By Alicia McCrary
It has been a whirlwind week. I’ve traveled to Washington D.C., met members of Congress and testified in front of the Senate committee on Health, Education, Labor and Pensions (HELP). Why did I do this? Because I am one of the 15 million women and 28 million American workers who would see a better quality of life and be lifted out of poverty if the federal minimum wage was raised to $10.10 per hour.
I am not a native Iowan but this state welcomed me and my four boys — ages 11, a set of 10-year-old twins and a 5-year-old — after I left Illinois and a domestically violent relationship.
Iowa has given us a second chance.
As a single parent, these boys are my responsibility. It is a big job and one in which I cannot fail. To help us start a new life here, I enrolled in the Family Development and Self-Sufficiency Program, a program designed to help me fulfill a dream to become self-sufficient and get off government assistance. I want to give back to my community and not have to rely on it to survive. However, right now that is not a reality.
While raising four boys is a full-time job itself, I also work 20-25 hours a week in the fast food industry. After a year of working at the current federal minimum wage of $7.25 an hour, I got a 40-cent cent raise to $7.65.
My wage increase — however small — meant that I did not need as much support for housing and food, and through TANF. The more I earn, the less support I need. Right now, I earn about $450 a month in salary, receive $256 from TANF and about $240 in food assistance. My fixed expenses include rent, utilities and bus passes, which together cost almost $600 a month. My budget is really, really tight.
I am not earning a living wage for my family and we need to make many hard choices every month. Like most kids, the boys want to fit in with their friends and classmates. They want to participate in activities like sports and band but I never have enough money to let them all do it, so we rotate who gets to do what.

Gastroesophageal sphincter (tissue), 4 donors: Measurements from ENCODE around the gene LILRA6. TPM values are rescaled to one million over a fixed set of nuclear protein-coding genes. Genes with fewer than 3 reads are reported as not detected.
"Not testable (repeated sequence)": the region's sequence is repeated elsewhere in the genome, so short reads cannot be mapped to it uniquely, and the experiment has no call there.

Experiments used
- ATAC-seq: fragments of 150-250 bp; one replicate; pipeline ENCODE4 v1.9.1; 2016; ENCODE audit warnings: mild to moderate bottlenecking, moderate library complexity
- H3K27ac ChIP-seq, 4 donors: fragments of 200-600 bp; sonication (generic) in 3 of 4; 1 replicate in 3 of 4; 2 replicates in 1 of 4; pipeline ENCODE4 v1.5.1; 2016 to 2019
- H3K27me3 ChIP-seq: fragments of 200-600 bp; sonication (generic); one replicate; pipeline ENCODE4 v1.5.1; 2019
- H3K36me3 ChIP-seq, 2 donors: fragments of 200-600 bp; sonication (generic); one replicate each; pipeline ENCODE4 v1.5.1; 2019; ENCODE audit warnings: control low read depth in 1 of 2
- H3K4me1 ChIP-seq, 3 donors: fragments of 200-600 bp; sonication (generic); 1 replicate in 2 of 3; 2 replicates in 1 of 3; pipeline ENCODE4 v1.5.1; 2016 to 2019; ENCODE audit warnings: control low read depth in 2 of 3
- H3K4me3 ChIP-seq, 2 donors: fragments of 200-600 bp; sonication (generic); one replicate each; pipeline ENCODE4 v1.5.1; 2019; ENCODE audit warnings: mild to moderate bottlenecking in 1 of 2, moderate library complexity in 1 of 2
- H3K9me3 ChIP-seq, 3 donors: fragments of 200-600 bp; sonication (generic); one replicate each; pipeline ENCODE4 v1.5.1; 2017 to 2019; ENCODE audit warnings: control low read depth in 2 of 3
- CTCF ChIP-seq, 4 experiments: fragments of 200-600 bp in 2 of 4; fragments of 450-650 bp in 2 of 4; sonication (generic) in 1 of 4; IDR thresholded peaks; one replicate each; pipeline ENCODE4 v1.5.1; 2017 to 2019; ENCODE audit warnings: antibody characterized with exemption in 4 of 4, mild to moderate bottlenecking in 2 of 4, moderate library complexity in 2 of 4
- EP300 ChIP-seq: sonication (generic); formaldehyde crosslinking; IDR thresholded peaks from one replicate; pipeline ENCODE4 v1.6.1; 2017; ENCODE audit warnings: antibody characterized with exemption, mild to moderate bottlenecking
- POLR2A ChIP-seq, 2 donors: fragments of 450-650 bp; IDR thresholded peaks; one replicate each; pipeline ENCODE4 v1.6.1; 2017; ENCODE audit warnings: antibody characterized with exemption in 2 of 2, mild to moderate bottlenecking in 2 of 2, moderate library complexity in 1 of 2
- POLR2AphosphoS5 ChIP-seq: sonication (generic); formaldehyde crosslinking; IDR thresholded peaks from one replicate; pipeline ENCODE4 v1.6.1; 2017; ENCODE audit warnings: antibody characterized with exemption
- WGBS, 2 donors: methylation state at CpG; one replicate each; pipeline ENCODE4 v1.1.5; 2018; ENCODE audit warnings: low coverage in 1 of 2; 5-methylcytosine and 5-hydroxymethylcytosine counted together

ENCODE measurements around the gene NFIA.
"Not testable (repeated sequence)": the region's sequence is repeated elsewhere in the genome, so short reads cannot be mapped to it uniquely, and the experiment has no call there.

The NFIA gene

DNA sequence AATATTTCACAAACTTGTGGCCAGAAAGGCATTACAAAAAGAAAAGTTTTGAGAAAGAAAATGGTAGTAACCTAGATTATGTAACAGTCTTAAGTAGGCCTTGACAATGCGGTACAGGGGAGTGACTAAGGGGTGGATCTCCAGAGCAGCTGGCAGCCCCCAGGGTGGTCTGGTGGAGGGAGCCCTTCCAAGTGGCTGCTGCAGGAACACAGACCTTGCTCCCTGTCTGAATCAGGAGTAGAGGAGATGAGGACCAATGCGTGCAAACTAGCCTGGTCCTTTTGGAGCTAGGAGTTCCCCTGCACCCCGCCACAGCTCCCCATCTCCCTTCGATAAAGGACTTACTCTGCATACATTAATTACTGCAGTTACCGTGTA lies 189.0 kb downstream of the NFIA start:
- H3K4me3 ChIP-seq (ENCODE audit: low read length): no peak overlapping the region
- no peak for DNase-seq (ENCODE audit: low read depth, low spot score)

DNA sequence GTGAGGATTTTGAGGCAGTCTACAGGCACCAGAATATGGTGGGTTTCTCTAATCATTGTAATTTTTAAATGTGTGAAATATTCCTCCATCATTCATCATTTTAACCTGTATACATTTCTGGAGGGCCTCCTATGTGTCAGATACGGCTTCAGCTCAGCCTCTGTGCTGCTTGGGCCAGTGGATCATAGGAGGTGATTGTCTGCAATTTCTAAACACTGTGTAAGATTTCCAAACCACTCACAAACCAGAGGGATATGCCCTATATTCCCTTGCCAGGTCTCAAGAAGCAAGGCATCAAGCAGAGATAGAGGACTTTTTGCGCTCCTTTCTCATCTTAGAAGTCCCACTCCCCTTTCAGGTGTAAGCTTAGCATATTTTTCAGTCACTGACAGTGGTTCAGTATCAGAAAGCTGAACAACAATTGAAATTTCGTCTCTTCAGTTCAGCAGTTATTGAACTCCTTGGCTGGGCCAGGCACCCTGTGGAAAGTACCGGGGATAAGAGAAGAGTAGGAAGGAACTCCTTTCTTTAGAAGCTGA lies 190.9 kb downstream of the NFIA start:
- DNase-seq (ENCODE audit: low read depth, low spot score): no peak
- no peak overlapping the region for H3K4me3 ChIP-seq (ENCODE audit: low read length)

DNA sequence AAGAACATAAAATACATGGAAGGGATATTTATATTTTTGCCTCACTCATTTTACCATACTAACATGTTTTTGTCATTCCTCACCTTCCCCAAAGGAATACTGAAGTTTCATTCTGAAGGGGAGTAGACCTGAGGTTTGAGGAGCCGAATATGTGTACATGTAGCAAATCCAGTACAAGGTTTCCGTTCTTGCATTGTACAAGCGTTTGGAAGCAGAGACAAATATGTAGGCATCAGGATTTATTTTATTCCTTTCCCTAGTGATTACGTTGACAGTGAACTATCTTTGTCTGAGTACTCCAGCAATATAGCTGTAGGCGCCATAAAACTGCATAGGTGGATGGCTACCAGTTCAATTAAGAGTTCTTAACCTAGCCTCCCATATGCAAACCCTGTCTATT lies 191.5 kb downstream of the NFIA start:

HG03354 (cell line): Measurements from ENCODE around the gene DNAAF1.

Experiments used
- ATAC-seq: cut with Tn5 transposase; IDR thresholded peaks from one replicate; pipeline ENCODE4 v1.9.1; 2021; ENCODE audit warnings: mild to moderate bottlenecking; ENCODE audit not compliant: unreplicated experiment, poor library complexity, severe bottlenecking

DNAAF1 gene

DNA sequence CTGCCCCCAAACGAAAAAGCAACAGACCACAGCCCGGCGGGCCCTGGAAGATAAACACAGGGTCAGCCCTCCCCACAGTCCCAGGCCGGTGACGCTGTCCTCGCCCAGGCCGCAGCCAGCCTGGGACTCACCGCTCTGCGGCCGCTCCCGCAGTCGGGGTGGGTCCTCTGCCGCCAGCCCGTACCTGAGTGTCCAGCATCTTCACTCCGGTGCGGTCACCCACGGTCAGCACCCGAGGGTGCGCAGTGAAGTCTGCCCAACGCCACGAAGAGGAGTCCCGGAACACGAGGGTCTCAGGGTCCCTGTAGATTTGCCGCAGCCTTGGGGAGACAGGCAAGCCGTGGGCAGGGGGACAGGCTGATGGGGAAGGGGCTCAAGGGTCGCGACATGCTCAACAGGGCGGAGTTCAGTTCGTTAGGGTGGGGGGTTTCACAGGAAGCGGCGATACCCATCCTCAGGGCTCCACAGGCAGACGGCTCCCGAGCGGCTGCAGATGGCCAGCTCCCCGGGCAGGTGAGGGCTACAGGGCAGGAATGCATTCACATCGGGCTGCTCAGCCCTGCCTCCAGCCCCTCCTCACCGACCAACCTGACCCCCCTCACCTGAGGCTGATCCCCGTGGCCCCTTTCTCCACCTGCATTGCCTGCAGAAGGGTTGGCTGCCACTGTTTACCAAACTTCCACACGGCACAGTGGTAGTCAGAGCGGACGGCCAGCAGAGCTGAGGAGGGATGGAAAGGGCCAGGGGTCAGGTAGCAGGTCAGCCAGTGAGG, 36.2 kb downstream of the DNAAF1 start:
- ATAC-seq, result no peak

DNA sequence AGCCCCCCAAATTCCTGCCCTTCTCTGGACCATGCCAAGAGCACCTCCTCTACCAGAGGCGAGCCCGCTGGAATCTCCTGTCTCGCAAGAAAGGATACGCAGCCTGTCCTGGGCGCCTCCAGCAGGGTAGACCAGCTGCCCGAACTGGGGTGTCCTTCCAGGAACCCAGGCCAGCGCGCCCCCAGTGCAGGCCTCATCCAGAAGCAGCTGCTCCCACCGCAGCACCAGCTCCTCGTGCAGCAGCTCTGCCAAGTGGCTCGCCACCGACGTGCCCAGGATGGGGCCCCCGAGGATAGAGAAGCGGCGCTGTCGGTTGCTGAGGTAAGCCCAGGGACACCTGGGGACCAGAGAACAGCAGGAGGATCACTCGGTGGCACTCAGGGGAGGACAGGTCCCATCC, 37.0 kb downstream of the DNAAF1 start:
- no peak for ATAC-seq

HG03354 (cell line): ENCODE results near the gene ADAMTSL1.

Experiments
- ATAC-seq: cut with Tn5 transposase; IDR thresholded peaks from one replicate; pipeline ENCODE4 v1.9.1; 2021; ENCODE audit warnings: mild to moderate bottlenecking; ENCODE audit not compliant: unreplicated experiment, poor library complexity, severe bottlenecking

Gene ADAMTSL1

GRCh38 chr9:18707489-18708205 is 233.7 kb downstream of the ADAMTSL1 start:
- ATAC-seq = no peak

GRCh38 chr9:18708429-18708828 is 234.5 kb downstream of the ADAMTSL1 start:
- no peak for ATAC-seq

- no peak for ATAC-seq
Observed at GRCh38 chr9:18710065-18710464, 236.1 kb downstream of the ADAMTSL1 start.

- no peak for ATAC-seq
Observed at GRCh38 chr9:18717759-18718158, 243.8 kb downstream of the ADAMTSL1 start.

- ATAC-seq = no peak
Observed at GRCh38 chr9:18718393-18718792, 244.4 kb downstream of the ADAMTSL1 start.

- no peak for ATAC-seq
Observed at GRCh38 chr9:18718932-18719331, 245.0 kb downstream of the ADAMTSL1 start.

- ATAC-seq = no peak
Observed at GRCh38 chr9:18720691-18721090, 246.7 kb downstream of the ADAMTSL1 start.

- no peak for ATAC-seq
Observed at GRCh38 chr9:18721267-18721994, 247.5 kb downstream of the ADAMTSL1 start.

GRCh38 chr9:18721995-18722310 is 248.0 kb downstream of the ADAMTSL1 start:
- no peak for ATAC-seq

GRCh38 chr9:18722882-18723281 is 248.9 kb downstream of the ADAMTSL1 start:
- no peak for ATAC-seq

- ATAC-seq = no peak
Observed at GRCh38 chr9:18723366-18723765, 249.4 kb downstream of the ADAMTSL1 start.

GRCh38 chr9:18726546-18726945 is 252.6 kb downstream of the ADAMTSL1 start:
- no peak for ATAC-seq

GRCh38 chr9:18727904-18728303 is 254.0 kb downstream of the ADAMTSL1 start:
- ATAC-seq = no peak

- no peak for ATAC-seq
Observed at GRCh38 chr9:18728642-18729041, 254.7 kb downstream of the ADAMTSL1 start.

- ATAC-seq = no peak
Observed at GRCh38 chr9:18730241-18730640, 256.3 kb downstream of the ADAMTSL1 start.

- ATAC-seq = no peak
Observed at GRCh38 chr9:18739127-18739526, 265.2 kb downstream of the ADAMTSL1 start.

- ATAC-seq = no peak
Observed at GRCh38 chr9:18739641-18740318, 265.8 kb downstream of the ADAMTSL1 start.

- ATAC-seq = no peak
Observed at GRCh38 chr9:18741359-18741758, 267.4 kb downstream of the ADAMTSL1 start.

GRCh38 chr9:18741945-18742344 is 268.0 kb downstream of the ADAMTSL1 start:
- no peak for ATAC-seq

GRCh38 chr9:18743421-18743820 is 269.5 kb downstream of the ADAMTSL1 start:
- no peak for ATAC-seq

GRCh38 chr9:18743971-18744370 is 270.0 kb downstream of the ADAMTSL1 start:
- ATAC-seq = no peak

One year, someone will get to play football (it costs $75) and the other two participate in basketball, which is less. I pay $20 a month per child so they can bring their computers home to do their homework. These are basic things for my boys but a huge economic struggle for me.
If our representatives in Washington that I spoke to this week would raise the wage, I would make more money on my own and not have to rely on a government program.
These programs are supposed to be temporary, not permanent, and trust me — I want to get off them as soon as possible provide for my family. A $10.10 hourly wage won’t solve all my budget problems, but it would make a huge difference.
My family could continue to decrease our reliance on government assistance, I could save $20 a week and just maybe the boys wouldn’t have to trade off who can play football and basketball each year.
An increase in the minimum wage would mean my family would be one step closer of reaching our goal of a better life.Alicia McCrary resides in Northwood. Her column was provided by Iowa Community Action Association. Comments: email@example.com